The EU does offer real benefits and opportunities for people and businesses  and we want to ensure that the UK is able to make the most of them.
As a result of our EU membership British firms can sell their products and services in the 27 countries which make up the Single Market. That’s 500 million potential customers.  And this means our firms don’t have to deal with 26 separate lots of rules and regulations. They don’t have to get their products approved separately in 27 different countries. There are no customs documents, saving hours of form filling and delays at ports. This all saves money for the 300,000 UK firms which do business in the single market. Investors from other EU countries also put money into the UK, which helps create jobs. In 2007, over half the investment in the UK economy came from EU  countries . Keeping costs down and increasing investment  are vital for the economic growth  if we want to get Britain working again.
The Single Market also helps British consumers. EU action has  led to  lower mobile roaming prices across EU borders. It's also improved consumer rights  on the sale of goods. British citizens now have protection against faulty or substandard products bought locally, in another country or even from, say, Amazon in France.
Doing things through the EU helps in other ways  too: from the laws that protect our birds as they migrate between the British Isles and Africa,  to working with other EU countries to get our collective voice heard in world affairs. With so many world issues affecting us, working in partnership with group of nationals in the EU enables us to take more effective action for Britain's security and prosperity.
So yes, while the EU – that’s the EU institutions in Brussels and the governments of the countries that make up the EU - does some things well, there are many things it could do better - and some of what it does can be justly criticised. And it’s certainly true that the Government needs to become more democratically accountable for what happens in the EU. The Coalition Government wants to listen to what you have to say on this issue and, where there’s room for improvement, act on it.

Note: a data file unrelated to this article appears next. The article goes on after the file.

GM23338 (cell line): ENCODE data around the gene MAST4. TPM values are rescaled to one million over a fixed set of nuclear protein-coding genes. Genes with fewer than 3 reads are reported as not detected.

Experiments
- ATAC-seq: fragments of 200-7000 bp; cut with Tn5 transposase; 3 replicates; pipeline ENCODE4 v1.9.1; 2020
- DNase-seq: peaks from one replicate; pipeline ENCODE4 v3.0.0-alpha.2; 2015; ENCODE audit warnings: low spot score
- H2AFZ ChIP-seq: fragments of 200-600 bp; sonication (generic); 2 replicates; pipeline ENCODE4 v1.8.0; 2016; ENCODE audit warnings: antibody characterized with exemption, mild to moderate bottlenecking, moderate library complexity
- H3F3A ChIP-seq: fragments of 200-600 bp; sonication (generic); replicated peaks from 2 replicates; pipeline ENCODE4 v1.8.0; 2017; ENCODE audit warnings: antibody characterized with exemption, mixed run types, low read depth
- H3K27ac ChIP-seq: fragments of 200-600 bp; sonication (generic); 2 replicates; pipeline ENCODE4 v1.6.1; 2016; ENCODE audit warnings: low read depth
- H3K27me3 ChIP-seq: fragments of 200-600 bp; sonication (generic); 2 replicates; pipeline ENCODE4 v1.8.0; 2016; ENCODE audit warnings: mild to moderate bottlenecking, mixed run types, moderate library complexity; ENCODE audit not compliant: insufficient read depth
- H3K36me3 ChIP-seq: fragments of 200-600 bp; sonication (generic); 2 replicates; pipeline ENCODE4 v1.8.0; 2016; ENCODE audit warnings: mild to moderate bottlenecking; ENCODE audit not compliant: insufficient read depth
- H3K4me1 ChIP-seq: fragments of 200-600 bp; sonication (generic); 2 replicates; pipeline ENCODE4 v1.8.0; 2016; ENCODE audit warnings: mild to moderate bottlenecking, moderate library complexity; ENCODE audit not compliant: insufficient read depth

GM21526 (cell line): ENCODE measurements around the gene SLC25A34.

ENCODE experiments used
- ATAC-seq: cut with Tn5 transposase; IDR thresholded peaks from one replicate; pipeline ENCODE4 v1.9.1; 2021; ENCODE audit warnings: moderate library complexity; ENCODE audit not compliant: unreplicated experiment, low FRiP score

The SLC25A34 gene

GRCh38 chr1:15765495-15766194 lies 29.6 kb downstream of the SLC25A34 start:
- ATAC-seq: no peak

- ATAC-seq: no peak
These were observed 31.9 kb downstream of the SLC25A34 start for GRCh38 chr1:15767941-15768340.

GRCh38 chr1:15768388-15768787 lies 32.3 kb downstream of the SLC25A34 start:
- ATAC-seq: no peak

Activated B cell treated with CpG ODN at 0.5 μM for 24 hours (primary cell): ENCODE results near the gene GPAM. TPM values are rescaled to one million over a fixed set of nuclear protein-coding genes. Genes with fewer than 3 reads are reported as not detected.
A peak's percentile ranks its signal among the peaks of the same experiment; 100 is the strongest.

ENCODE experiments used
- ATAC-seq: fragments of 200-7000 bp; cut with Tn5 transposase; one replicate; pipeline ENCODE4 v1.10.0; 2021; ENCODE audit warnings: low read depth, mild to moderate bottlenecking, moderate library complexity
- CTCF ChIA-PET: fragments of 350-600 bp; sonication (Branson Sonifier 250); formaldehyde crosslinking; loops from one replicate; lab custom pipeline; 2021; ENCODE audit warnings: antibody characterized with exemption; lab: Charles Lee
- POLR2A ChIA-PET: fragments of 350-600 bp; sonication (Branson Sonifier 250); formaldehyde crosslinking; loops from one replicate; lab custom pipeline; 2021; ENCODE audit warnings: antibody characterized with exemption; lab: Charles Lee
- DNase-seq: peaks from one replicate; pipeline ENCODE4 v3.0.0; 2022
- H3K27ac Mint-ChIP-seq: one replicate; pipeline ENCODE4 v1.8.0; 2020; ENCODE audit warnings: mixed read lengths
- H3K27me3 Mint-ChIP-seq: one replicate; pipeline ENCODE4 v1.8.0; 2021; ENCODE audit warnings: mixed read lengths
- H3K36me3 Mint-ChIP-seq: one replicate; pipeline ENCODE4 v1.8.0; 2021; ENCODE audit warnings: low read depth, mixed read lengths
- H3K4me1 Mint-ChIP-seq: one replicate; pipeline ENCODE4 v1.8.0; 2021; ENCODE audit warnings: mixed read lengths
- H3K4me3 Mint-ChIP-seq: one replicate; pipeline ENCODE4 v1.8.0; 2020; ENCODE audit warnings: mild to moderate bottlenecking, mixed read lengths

Being a reasonable person I can see how one set of commercial rules for all twenty-seven countries will benefit business but nothing, absolutely nothing, in the above statement from the FCO details how being a member has improved the lives of British people.  There's  the often-cited reduced mobile roaming charge of course but I'm surprised they missed out on not having to change your holiday drachmas/ francs/pesetas.   What was wrong with the Sale of Goods Act and since when were birds "our birds"?  They're birds for heaven's sake and that sentence is just rank stupidity on the part of the FCO.

"We will not agree to any further transfer of sovereignty  or powers during this Parliament" is a bit of a giveaway though.   They also use the same phrase regarding the adoption of the euro.  Any signatory to the EU is beholden (is that still a word or has the OED relegated it to 'archaic' yet?) to "strive" for the adoption of the euro.  Just signing up to be in the EU makes it so and links are in the sidebar and labels.

An economic community which delivers for all business can only be good - but I think we went down that road in 1972.  These days businesses complain about the cost of applying EU regulations so whatever benefit the original EEC purported to have is negated, unless you're a big multi-nat-corp in which case the sky's the limit; just keep wining, dining and lobbying.

It's the same with the restrictions on free speech, freedom of movement and freedom of assembly.  Who saw that coming in 1972?  Still, at least it makes us easier to control, particularly when the msm toe the tripartite one-party line.  How strange that the DM hasn't had any further comments since half-past ten this morning.


1 comment:

  1. Nice one GV - on much the same lines as my opinion - but more polite!